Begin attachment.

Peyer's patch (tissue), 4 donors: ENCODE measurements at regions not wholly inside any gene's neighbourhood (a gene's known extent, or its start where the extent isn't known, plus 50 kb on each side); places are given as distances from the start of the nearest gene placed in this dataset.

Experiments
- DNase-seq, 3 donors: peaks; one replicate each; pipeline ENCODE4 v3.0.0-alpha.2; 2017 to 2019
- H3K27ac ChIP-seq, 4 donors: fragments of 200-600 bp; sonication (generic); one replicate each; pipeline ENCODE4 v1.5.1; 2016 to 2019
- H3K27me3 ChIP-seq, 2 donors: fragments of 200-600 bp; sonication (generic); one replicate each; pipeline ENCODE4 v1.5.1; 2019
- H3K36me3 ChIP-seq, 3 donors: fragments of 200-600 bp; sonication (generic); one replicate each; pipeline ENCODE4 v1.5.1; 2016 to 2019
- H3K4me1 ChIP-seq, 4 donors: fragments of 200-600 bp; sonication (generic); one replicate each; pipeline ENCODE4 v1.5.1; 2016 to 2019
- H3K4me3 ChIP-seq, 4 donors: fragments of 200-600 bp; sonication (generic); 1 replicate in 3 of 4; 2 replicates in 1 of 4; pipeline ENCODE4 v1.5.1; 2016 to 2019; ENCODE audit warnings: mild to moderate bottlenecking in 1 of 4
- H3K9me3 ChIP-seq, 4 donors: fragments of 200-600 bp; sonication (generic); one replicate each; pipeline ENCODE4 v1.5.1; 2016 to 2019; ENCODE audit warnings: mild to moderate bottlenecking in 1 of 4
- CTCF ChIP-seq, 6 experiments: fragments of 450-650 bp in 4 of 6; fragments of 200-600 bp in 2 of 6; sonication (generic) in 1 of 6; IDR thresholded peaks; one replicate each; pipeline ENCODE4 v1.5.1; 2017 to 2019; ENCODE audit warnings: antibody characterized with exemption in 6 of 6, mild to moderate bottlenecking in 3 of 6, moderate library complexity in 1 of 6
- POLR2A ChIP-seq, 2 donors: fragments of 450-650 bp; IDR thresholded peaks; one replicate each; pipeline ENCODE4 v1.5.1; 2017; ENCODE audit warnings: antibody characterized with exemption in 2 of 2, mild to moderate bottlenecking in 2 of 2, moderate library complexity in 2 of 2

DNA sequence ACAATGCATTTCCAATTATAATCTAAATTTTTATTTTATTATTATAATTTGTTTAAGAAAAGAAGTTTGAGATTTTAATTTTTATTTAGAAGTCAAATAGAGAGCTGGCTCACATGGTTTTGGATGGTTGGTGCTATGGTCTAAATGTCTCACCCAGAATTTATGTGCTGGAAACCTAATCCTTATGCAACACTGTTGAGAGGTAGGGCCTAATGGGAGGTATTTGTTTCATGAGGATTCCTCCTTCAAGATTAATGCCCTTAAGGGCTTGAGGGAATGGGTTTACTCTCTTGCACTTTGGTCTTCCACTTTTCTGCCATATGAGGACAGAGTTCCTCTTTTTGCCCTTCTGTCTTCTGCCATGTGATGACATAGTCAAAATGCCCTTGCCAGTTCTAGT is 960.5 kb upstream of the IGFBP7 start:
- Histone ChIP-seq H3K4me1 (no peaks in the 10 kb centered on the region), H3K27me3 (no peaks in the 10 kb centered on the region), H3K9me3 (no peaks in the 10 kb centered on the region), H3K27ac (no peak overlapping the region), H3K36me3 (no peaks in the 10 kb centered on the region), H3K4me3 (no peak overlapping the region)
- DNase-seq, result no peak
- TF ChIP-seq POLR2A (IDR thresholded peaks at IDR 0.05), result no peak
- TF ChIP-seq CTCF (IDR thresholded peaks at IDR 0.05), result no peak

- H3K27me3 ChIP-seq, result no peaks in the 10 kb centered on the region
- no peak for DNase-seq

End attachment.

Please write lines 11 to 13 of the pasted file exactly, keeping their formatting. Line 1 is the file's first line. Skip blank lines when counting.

- POLR2A ChIP-seq, 2 donors: fragments of 450-650 bp; IDR thresholded peaks; one replicate each; pipeline ENCODE4 v1.5.1; 2017; ENCODE audit warnings: antibody characterized with exemption in 2 of 2, mild to moderate bottlenecking in 2 of 2, moderate library complexity in 2 of 2

DNA sequence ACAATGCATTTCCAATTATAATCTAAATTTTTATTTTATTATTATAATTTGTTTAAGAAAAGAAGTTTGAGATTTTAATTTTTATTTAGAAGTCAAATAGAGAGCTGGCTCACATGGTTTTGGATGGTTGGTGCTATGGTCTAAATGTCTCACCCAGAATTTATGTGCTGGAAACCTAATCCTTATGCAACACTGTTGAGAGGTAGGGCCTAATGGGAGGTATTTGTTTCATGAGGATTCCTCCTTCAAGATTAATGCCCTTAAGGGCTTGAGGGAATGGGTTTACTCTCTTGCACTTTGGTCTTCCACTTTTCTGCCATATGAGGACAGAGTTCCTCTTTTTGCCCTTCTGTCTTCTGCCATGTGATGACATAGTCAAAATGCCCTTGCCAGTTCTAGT is 960.5 kb upstream of the IGFBP7 start:
- Histone ChIP-seq H3K4me1 (no peaks in the 10 kb centered on the region), H3K27me3 (no peaks in the 10 kb centered on the region), H3K9me3 (no peaks in the 10 kb centered on the region), H3K27ac (no peak overlapping the region), H3K36me3 (no peaks in the 10 kb centered on the region), H3K4me3 (no peak overlapping the region)